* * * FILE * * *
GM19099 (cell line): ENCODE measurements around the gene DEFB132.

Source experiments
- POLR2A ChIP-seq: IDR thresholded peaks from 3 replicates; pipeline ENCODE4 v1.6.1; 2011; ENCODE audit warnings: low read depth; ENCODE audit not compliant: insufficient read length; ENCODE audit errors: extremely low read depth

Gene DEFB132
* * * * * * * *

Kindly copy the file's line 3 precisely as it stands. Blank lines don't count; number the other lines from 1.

- POLR2A ChIP-seq: IDR thresholded peaks from 3 replicates; pipeline ENCODE4 v1.6.1; 2011; ENCODE audit warnings: low read depth; ENCODE audit not compliant: insufficient read length; ENCODE audit errors: extremely low read depth